In chapter 1 of the book Silent Spring, the town is described as being "in the heart of America . . . in the midst of a checkerboard of prosperous farms." There are also hills with orchards where foxes roam, and there are lots of flowers and plants along the roads.
The town also has a "flood of migrants" passing through, pools and streams that people fish in, and a famously abundant "variety of . . . bird life." The author then describes how this idyllic town became decimated by a mysterious "white granular powder" so that the plants and flowers withered, the fish died in the streams, and the trees bore no fruit.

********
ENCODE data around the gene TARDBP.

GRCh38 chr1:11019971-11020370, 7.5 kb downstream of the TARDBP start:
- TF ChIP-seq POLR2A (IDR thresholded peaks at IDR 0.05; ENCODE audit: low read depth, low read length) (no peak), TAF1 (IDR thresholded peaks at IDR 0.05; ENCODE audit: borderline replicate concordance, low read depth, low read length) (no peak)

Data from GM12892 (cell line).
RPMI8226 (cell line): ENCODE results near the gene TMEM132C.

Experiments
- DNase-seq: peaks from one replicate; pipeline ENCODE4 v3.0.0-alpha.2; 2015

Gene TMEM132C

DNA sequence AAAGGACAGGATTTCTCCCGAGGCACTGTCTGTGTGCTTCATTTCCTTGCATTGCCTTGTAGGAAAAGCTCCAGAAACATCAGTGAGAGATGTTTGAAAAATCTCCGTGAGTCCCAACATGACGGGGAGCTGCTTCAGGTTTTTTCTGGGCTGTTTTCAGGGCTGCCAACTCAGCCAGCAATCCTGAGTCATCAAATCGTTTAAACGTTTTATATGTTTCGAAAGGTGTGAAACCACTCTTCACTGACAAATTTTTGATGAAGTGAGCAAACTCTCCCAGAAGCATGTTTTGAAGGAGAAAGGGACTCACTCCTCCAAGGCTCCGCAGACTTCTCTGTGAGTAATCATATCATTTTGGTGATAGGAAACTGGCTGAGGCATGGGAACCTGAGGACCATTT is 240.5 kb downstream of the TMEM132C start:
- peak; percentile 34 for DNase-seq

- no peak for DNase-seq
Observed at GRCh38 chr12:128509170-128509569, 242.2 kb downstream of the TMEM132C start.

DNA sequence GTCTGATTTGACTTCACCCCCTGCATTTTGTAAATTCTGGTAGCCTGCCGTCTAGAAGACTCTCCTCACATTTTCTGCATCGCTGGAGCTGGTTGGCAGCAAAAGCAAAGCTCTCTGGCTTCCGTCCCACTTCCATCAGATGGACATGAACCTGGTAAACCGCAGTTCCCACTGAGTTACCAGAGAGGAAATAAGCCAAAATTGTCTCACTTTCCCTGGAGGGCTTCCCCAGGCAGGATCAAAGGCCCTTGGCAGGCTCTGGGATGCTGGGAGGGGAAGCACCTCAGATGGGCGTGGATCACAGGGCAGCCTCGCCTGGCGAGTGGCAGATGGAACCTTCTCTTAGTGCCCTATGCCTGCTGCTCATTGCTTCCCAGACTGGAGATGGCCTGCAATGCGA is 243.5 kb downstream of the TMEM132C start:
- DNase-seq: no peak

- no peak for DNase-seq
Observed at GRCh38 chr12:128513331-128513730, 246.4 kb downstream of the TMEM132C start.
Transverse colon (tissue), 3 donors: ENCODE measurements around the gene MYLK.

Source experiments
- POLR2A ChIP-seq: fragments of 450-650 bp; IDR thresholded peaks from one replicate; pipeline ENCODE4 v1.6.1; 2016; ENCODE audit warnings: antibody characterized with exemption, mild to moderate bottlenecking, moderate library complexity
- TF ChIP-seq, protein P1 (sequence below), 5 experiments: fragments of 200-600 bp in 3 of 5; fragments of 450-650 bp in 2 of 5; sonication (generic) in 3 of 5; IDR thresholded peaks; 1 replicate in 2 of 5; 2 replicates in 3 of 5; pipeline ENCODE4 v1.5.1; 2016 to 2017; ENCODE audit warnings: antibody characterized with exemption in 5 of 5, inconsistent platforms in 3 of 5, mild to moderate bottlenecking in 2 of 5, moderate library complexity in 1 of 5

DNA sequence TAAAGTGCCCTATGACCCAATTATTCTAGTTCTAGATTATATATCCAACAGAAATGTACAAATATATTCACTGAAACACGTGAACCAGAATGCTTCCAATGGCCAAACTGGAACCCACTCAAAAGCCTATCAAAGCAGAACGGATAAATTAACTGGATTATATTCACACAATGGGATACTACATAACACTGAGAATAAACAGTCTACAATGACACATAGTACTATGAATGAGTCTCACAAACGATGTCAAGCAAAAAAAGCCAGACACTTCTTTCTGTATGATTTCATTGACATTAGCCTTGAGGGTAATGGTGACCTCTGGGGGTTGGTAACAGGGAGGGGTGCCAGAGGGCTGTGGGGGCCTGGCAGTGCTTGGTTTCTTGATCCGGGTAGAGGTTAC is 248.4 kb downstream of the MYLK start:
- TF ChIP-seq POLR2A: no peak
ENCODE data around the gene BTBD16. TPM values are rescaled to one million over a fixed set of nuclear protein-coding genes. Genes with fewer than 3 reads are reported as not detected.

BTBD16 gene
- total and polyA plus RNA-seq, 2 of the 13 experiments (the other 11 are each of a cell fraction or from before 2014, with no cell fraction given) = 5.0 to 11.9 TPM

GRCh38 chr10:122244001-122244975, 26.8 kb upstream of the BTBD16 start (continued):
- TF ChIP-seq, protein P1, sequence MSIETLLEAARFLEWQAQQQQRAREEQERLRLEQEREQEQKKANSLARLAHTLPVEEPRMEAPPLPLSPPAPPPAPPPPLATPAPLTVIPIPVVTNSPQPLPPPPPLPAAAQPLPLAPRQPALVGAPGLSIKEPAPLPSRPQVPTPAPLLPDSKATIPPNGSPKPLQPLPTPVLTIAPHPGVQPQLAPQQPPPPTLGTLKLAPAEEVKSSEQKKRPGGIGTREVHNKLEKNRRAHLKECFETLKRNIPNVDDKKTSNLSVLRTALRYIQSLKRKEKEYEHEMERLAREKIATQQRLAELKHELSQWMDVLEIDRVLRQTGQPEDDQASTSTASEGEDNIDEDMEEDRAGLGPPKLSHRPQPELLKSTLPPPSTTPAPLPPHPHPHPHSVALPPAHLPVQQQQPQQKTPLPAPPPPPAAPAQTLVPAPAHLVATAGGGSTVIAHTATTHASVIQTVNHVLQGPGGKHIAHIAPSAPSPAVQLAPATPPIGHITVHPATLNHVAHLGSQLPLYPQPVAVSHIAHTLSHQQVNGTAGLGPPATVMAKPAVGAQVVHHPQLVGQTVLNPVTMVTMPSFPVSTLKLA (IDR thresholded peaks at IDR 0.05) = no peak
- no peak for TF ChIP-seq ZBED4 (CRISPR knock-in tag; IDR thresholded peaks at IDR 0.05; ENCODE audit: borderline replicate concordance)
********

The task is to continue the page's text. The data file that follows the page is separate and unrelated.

Later in the chapter, the author writes that "This town does not actually exist, but it might easily have a thousand counterparts in America." In other words, the town described in chapter 1 is meant to represent all of the towns in America. The town in this story is what's called a microcosm, meaning that it's a small-scale representation of something much bigger. The author uses this town as a microcosm to represent all of America so that the reader can better empathize with the decimation that has occurred and will occur through the use of pesticides. We can all, after all, probably imagine something more easily on a small scale than on a much larger scale.